Under a bright winter’s moon, they sparkle, reflecting the stars shining in the night’s sky above. In the distance, tropical waves roll against a sandy shore, creeping ever closer toward them. Soon, the warm water will rise, wrapping its omnipresent hands around them, pulling them closer, deeper—swallowing them into the sea. Like the Alpha and the Omega, there is no beginning, no end. Like the sun, they will never burn out, not for a million years.
Upon their pile on the sandy beach they lay, indestructible, yet capable of destroying everything. Brought to virgin lands by working hands, they are no longer wanted elsewhere. Here’s where they’ll live—forever—never decaying. Until, that is, they slowly, silently find their way back into your lives. They won’t look the way you had first seen them underneath the Christmas tree, bright and shiny—whole. They’ll be tiny, microscopic, filling every inch of your lungs and gut, slowly dragging your body into the depths of the ocean from which they came.
Eventually, they will become part of you.
Eventually, they will own you. Control you.
Perhaps they already have.
It was your choice, after all. You wanted a perfect Christmas. Next year, you’ll want the same. Birthdays are no different. Self-care Saturdays are to blame.
When you step inside Target, they wink at you from the shelves. It’s modern life, stacked carefully, hung tidily, looking like they belong. But once they fill every inch of your house and your garage, you dump them in the trash. They’re taken away, and as long as they’re out of sight, they’re out of mind.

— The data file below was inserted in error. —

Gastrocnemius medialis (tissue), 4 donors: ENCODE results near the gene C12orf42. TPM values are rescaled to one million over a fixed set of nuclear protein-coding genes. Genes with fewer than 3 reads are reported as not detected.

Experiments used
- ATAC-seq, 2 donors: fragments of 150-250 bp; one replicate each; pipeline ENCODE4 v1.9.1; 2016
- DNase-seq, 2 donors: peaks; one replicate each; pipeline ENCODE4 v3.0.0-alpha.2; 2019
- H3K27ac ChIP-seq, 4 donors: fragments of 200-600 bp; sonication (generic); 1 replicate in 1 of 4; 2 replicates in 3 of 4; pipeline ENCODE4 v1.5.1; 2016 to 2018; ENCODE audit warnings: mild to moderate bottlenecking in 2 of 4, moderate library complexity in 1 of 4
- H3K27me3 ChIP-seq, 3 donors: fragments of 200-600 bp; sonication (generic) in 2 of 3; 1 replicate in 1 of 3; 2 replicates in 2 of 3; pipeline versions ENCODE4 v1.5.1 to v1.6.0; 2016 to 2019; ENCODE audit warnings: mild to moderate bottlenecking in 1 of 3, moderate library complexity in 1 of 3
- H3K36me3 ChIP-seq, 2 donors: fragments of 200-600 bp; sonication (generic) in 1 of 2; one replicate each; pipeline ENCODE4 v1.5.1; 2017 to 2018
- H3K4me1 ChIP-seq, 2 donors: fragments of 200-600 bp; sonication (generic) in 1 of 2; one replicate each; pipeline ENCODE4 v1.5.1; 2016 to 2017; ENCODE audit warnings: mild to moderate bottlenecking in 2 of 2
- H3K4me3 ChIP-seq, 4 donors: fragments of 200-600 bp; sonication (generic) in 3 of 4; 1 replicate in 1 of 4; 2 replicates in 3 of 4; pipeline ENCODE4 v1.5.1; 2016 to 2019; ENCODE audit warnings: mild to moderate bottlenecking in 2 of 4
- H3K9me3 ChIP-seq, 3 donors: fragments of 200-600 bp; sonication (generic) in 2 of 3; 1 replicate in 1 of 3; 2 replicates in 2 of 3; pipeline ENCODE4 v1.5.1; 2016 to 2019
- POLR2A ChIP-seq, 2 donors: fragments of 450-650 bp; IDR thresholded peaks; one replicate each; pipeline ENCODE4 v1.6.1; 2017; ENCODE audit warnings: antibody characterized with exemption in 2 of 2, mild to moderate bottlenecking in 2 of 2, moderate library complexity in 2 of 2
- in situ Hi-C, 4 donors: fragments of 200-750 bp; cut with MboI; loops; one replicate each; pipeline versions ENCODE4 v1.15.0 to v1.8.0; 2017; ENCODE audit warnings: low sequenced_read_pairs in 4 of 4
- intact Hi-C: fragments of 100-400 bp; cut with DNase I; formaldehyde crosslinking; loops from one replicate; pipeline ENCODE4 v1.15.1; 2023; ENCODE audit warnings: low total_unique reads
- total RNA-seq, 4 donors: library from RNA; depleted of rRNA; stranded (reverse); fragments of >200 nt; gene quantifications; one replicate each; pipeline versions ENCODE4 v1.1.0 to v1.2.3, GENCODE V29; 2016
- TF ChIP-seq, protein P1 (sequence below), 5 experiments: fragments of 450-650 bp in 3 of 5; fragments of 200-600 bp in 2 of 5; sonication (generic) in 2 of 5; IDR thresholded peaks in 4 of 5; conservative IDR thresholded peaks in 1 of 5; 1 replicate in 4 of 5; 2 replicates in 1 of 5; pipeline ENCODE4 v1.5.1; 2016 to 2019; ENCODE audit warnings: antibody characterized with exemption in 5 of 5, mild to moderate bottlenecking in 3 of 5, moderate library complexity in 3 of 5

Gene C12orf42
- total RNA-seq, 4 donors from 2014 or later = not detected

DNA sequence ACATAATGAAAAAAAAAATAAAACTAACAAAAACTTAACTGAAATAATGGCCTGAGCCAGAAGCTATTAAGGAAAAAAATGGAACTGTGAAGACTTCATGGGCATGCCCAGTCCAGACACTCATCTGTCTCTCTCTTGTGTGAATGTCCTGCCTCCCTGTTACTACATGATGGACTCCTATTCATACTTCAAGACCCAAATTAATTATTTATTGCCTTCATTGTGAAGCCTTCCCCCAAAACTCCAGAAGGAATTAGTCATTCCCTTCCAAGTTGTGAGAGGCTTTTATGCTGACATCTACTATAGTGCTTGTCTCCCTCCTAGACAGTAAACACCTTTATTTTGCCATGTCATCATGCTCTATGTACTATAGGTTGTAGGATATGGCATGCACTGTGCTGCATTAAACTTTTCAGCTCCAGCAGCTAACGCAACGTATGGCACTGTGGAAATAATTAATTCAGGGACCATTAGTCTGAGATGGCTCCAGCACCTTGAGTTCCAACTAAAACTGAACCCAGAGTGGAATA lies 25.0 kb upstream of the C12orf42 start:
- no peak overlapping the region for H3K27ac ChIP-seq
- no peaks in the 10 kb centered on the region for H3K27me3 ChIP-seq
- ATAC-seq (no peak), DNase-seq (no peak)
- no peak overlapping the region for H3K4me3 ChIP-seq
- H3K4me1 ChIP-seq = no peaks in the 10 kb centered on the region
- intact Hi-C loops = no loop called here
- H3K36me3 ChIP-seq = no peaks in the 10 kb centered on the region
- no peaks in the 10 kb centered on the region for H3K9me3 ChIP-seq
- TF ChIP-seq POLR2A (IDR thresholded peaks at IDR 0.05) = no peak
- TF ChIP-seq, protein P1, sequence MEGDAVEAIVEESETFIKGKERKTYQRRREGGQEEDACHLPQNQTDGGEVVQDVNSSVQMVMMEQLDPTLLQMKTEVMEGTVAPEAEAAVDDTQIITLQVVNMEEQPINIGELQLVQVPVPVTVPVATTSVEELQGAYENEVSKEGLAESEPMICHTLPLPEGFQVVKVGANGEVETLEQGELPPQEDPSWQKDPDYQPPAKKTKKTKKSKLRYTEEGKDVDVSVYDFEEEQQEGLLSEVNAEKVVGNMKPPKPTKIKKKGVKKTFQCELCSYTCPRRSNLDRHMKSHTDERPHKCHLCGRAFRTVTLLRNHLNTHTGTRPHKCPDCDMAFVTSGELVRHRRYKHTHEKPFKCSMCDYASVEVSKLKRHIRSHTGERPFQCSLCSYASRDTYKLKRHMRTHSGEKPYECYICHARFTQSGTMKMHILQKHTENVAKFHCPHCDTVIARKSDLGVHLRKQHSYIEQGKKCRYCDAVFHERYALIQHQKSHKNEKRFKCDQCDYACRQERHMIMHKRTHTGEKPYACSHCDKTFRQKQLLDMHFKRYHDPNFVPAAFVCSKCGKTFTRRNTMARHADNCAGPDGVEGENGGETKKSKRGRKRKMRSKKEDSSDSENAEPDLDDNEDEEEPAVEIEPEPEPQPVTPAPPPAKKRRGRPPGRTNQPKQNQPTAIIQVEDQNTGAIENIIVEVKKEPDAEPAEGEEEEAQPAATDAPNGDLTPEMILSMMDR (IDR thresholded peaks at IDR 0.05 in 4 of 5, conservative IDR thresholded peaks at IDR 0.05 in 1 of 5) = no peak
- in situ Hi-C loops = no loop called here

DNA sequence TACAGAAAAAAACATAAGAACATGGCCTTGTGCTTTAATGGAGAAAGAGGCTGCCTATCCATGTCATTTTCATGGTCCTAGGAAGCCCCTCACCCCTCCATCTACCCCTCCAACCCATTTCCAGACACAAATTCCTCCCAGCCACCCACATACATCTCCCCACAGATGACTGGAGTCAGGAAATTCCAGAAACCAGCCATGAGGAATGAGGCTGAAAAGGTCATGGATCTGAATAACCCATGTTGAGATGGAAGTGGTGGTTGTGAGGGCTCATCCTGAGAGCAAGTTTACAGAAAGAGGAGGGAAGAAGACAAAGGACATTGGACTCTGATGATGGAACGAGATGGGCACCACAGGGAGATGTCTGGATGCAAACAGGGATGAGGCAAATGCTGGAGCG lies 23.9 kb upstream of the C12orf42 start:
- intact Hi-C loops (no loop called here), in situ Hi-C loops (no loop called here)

But they’ll come back. They’ll seek vengeance. They already have.
It’s what we want, though. We all do it too. We buy the things and wrap the things and give the things and toss the things and eventually, we drink and eat and are the things.
They’re underneath your tree right now. And one day they’ll suffocate each other on a landfill heap.
But they’ll be back.
And they’ll survive to enjoy many more Christmases than you ever will.
“What? Why are you staring at me?”
“I’m not staring at you.”
“You’re staring. Actually, I think the term is ‘looking sideways’ at me. Why?”
“No, you’re right. I am. I guess I’m just wondering why you’re smiling.”
“Why I’m smiling? Do I have to have a reason to smile?”
“Yeah, actually. I think you do.”
“I have to have a reason to smile, a reason to be happy?”
“Let me ask you this: is everything in your life going the way you’d hope it would?”
“Is everything in my life going the way I hoped it would? Well, I mean, not everything.”
“What’s not going to plan?”
“Well… I guess I’d hoped to have gotten into that Ivy League grad program.”
“But you didn’t?”
“I didn’t get in… But that was years ago. I’m over that now.”
“What about your current job? Is it really the job you’ve always dreamed about?”
“Of course not. My dream job was to be a heart surgeon. But, come on! That’s a tall order.”
“Not really. There are plenty of people who are heart surgeons. A lot, actually. They were able to get their dream jobs. Maybe they worked harder than you. Maybe they’re better than you. Maybe life has better to them.”